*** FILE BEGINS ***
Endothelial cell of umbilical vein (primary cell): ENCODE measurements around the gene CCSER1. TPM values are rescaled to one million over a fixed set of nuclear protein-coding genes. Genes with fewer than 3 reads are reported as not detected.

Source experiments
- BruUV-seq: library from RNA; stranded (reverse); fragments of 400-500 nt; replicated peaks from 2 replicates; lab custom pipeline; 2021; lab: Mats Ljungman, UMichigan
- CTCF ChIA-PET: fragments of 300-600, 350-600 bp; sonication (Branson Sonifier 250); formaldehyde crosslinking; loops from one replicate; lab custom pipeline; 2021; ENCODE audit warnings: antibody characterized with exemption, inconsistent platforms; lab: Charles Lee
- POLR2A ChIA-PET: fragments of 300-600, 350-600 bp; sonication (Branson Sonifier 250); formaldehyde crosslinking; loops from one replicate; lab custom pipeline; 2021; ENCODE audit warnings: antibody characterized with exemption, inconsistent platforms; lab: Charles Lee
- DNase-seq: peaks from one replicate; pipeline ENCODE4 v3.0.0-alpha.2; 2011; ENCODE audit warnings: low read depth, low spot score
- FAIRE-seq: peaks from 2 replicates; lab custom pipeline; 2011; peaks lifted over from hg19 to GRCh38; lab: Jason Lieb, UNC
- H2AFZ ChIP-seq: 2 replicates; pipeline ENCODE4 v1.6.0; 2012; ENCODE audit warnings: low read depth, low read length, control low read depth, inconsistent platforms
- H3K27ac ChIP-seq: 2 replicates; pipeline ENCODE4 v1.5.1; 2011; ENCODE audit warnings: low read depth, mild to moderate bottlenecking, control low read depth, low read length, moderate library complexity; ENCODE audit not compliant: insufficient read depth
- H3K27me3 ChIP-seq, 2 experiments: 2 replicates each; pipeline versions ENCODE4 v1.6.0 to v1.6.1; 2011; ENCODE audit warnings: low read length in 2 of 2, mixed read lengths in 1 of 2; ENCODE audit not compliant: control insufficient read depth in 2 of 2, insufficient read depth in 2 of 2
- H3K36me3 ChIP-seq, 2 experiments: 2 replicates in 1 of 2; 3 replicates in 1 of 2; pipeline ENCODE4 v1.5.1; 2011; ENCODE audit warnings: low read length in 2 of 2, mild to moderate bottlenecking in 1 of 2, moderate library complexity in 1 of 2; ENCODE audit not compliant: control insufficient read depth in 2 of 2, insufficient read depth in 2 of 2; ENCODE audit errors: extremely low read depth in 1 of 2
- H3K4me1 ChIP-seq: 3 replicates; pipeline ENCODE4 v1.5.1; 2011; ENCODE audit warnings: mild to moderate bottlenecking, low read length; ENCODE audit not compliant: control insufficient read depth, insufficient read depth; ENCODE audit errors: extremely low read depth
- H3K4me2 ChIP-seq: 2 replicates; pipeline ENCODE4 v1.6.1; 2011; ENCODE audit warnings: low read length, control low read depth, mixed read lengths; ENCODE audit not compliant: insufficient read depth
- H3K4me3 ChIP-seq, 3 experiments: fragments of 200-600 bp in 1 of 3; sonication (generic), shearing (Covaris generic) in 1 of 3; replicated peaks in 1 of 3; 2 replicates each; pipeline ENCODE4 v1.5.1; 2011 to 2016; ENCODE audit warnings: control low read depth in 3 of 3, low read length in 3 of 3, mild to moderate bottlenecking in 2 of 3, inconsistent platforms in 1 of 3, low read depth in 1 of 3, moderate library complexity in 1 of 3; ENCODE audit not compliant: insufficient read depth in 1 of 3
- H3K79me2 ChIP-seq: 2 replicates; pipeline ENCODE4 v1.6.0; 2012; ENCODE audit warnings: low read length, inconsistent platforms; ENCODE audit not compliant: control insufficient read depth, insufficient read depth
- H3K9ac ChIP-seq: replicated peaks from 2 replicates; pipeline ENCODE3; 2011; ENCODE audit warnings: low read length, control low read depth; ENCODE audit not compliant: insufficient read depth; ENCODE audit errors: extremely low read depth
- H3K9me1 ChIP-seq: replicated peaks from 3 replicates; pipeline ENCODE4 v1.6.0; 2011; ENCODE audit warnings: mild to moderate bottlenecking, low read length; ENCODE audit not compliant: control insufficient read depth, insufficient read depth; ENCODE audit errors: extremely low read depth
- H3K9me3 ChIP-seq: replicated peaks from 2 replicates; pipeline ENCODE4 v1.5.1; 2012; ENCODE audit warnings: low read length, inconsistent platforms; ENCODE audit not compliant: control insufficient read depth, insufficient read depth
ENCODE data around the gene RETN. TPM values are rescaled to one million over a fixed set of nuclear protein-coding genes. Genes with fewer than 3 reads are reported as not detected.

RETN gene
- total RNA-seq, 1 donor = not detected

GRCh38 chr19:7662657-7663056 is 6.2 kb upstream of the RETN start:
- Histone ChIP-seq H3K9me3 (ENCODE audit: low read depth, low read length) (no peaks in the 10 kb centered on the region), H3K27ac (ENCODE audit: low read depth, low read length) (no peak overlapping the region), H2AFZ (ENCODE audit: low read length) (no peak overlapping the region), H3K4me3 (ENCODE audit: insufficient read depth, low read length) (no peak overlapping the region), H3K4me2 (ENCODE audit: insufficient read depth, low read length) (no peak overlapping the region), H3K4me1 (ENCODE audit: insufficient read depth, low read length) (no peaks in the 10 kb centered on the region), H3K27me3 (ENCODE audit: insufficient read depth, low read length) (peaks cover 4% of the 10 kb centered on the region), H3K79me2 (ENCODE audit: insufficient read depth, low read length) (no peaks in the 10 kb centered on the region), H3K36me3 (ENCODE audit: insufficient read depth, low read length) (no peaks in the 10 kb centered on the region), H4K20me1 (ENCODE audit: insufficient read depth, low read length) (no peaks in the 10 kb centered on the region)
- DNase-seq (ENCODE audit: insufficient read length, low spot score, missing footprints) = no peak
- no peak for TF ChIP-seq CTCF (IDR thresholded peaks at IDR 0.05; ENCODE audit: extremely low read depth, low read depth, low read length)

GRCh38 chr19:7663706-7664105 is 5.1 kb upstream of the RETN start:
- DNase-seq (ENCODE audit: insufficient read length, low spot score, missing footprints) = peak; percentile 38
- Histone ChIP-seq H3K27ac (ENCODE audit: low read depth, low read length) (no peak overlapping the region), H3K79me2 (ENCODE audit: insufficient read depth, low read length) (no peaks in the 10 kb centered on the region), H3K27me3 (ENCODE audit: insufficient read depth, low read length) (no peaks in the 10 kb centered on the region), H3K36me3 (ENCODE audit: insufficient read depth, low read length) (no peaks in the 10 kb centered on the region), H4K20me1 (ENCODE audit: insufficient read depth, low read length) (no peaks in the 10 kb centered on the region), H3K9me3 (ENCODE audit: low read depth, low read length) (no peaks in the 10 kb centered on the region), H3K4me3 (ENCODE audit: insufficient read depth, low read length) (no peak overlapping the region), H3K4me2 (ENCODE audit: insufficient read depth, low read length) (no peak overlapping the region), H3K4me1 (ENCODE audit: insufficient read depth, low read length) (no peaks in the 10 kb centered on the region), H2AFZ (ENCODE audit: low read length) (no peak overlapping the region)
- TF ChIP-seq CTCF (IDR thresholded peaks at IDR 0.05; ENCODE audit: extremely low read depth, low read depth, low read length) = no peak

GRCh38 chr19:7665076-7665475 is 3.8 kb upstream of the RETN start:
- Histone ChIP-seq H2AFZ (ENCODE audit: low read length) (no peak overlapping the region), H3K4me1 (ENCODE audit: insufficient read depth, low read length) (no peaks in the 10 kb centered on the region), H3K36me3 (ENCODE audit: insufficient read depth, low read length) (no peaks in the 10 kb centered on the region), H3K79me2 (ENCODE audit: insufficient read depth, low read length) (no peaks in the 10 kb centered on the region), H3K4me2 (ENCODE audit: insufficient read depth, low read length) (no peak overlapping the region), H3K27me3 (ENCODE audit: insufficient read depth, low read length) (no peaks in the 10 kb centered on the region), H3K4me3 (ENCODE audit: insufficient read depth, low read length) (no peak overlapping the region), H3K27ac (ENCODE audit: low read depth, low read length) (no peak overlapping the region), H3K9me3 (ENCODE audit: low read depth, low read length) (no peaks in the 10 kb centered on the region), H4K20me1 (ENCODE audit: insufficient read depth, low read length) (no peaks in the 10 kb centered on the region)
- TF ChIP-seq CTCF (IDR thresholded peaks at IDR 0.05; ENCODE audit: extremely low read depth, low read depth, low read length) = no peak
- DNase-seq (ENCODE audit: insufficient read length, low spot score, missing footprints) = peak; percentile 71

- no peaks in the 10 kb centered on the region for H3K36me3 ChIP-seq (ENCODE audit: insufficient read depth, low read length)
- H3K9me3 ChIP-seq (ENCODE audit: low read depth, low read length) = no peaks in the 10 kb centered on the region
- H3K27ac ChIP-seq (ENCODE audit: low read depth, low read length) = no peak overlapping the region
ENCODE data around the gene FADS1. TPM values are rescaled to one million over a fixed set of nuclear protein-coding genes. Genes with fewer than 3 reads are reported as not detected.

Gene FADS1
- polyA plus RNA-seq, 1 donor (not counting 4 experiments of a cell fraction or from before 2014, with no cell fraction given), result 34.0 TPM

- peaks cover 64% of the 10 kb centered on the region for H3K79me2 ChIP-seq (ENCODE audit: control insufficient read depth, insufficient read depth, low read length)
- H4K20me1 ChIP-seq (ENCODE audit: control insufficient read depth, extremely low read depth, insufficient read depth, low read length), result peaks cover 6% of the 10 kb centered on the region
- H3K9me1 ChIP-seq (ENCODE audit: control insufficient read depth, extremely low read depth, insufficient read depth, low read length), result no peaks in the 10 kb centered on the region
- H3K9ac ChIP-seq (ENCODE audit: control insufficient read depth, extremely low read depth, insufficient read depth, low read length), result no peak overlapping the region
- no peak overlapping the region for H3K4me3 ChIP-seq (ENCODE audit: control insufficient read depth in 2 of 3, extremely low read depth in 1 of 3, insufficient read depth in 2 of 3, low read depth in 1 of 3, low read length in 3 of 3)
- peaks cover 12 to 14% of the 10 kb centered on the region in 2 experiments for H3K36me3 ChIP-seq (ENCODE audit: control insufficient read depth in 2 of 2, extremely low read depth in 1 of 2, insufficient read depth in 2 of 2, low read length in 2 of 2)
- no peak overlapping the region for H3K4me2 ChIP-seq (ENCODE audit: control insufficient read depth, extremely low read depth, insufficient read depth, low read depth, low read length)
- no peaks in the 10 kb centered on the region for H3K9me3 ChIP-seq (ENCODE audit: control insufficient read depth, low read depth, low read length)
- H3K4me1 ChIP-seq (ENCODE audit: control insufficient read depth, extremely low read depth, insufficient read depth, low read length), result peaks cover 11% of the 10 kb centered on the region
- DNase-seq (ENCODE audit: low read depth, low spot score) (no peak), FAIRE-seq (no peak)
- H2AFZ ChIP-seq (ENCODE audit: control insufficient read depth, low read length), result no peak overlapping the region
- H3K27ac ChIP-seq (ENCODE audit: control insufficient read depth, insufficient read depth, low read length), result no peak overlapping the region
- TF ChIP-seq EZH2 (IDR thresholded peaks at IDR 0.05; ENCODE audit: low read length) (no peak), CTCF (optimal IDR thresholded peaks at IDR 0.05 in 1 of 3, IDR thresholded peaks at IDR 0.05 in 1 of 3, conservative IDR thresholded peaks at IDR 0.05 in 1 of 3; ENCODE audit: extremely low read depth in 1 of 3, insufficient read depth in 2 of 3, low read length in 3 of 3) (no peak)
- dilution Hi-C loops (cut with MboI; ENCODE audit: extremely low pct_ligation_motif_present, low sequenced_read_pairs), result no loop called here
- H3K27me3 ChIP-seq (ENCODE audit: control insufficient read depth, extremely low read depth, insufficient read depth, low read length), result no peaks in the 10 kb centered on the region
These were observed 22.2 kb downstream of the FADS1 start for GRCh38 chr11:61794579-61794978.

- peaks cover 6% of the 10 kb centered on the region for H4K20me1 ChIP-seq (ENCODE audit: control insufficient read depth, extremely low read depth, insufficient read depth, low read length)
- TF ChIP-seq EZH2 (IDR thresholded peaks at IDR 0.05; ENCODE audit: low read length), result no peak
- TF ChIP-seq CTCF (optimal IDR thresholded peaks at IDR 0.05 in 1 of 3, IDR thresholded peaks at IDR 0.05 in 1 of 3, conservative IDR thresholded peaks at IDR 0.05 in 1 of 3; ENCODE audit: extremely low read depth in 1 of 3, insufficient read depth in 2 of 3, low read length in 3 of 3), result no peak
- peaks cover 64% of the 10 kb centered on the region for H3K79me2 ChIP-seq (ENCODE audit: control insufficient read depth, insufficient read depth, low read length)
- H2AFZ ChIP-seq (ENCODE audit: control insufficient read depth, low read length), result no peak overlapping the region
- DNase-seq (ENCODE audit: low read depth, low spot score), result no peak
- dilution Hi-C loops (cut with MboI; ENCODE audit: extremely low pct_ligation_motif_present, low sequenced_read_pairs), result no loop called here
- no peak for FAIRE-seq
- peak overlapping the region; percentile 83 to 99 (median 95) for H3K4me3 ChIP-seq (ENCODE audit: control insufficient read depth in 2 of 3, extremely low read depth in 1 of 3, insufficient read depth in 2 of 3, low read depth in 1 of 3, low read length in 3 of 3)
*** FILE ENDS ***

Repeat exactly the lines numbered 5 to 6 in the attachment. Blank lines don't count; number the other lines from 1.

- POLR2A ChIA-PET: fragments of 300-600, 350-600 bp; sonication (Branson Sonifier 250); formaldehyde crosslinking; loops from one replicate; lab custom pipeline; 2021; ENCODE audit warnings: antibody characterized with exemption, inconsistent platforms; lab: Charles Lee
- DNase-seq: peaks from one replicate; pipeline ENCODE4 v3.0.0-alpha.2; 2011; ENCODE audit warnings: low read depth, low spot score